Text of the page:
God was a witness to the league made by David and all the elders of Israel. For the third time, David was anointed to be king. David was thirty years old at the time he began to reign. He was the same age as the Le-vites when they were appointed to do service for the Lord in the Tabernacle (Numbers 4:47). David was the same age as Jesus was when Jesus began His public ministry (Luke 3:23).
David reigned forty years. Part of this reign was in Hebron, a city famous throughout the history of the Children of Israel. It had been the place of some memorable events. At Hebron, Abraham built an altar unto the Lord. There Sarah, his wife, died, and was buried in the nearby cave of Machpelah, in the family tomb (Genesis 12:8; 23:2,19, 20). Hebron was the inheritance of Caleb because he wholly followed the Lord (Joshua I4: 14). Hebron was later given to the Levites (Joshua 21:11 13) and it became a city of refuge. (See Lesson 139.)
David reigned for a longer period of time in Jerusalem. It became the capital and is even better known than Hebron, being mentioned to the end of the Bible. It was situated almost in the centre of the Holy Land. “Thus saith the Lord GOD; This is Jerusalem: I have set it in the midst of the nations and countries that are round about her” (Ezekiel 5:5). The Psalmist sang about Jerusalem, “Beautiful for situation, the joy of the whole earth, is mount Zion” (Psalm 48:2). Jerusalem was about twenty Roman miles north of Hebron, and was located on a high tableland – a mountain city through which all travellers passed as they journeyed north and south through Palestine. Jerusalem was considered a sacred place of worship because the Temple of the Lord was built there. God heard and answered prayers that were uttered in that place and towards that city (II Chronicles 7:12-15). It is a type of the new Jerusalem (Revelation 21:2), the Holy City of the living God (Hebrews 12:22), the Heavenly City whose Builder and Maker is God (Hebrews 11:10) and which is prepared for His people (Lesson 169).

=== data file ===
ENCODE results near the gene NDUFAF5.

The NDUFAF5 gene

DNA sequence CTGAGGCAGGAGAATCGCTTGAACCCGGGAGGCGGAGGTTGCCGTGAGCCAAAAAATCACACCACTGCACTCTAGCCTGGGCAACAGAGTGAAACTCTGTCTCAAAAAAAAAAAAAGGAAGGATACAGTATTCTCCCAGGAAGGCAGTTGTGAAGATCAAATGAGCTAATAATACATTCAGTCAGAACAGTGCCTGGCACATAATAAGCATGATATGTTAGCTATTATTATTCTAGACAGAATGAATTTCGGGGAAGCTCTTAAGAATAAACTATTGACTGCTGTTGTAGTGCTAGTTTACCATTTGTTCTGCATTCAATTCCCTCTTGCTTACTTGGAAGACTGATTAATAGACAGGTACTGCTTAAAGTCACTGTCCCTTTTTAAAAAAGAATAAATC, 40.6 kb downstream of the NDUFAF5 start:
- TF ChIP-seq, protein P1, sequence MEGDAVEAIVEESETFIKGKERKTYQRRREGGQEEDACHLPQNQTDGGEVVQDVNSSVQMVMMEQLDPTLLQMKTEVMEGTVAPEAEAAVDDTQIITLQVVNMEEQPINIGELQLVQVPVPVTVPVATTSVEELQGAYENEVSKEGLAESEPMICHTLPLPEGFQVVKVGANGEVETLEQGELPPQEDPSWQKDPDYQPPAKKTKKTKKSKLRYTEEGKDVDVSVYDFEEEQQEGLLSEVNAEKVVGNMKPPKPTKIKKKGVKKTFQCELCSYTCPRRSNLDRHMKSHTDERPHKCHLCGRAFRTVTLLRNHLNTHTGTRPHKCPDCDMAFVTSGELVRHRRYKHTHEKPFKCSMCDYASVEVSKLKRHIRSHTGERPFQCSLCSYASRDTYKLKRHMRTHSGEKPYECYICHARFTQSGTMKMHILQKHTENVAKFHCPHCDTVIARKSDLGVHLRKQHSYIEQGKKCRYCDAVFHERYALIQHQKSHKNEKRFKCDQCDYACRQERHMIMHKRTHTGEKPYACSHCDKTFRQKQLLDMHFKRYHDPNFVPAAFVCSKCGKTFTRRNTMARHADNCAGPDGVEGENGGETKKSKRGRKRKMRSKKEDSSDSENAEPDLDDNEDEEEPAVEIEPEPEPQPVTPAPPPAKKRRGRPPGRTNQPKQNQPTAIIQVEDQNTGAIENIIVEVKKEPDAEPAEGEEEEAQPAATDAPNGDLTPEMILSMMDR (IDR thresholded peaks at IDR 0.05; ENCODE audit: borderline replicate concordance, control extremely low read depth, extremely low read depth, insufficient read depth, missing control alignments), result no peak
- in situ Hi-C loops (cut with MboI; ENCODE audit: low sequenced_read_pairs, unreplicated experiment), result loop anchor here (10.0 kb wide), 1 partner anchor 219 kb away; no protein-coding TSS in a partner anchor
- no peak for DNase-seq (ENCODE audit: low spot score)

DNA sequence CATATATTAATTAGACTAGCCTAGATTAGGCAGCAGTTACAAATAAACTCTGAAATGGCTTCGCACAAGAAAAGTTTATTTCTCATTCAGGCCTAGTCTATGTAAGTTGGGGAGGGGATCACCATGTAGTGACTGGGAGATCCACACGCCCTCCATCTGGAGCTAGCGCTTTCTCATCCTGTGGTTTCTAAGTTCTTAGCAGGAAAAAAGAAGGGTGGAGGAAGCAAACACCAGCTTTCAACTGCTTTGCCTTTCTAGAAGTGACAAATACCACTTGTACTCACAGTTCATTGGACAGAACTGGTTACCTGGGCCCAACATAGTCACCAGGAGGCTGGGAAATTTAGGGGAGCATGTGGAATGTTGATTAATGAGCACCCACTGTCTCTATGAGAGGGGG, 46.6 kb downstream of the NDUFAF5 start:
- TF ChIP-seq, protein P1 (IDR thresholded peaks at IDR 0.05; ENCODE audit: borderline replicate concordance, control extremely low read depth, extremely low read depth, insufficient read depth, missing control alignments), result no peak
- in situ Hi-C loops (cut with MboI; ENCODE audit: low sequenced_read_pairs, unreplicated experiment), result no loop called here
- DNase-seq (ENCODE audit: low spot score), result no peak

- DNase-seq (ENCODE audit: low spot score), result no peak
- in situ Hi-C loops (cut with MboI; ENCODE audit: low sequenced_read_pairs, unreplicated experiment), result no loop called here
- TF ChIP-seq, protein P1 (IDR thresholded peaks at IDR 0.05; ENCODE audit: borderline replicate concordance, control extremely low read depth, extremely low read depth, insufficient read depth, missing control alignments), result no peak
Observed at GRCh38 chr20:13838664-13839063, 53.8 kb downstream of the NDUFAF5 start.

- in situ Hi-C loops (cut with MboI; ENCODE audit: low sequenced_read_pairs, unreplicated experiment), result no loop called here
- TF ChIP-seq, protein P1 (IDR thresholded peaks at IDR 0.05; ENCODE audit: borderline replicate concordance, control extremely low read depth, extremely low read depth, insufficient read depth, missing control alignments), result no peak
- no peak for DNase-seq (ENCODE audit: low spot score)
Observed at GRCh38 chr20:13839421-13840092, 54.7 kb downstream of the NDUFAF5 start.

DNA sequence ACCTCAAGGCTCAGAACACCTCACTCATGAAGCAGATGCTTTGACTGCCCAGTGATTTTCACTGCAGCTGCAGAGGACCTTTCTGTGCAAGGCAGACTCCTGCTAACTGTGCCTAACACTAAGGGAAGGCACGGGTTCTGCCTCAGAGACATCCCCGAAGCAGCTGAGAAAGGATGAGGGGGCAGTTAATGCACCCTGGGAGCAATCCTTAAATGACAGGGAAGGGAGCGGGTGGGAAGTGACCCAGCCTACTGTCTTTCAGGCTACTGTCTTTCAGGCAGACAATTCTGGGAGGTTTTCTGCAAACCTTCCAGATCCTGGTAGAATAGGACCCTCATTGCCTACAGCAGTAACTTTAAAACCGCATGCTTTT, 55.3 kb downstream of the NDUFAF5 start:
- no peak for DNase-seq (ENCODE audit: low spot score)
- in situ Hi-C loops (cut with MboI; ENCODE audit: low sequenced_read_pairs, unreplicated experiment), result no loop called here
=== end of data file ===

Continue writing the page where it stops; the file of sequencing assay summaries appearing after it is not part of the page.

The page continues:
The Ark of the Lord
Once again the chosen men of Israel gathered with David, their king. They all decided that it would be a right and good thing for them to move the Ark of the Lord (I Chronicles 13:3, 4). For many years the Ark had been in the house of Abinadab, neglected by the Children of Israel. The Ark was a token of God’s presence; and, when in their midst, had been a blessing to them. When the Philistines had the Ark in their possession, much trouble came to them. What is a blessing to God’s people can be a curse to the world. God’s Word is life to us, and death to those who do not abide by it.
David had good intentions in bringing the Ark to Jerusalem, but no mention is made of his praying to ask God’s guidance in the removal of this holy symbol of God’s presence. It was honourable for the Children of Israel to want the presence of the Lord in their midst. The presence of the Lord brings conviction for sin, which leads to salvation. The presence of the Lord brings peace, confidence, protection, and hope. Without the Lord there is only emptiness.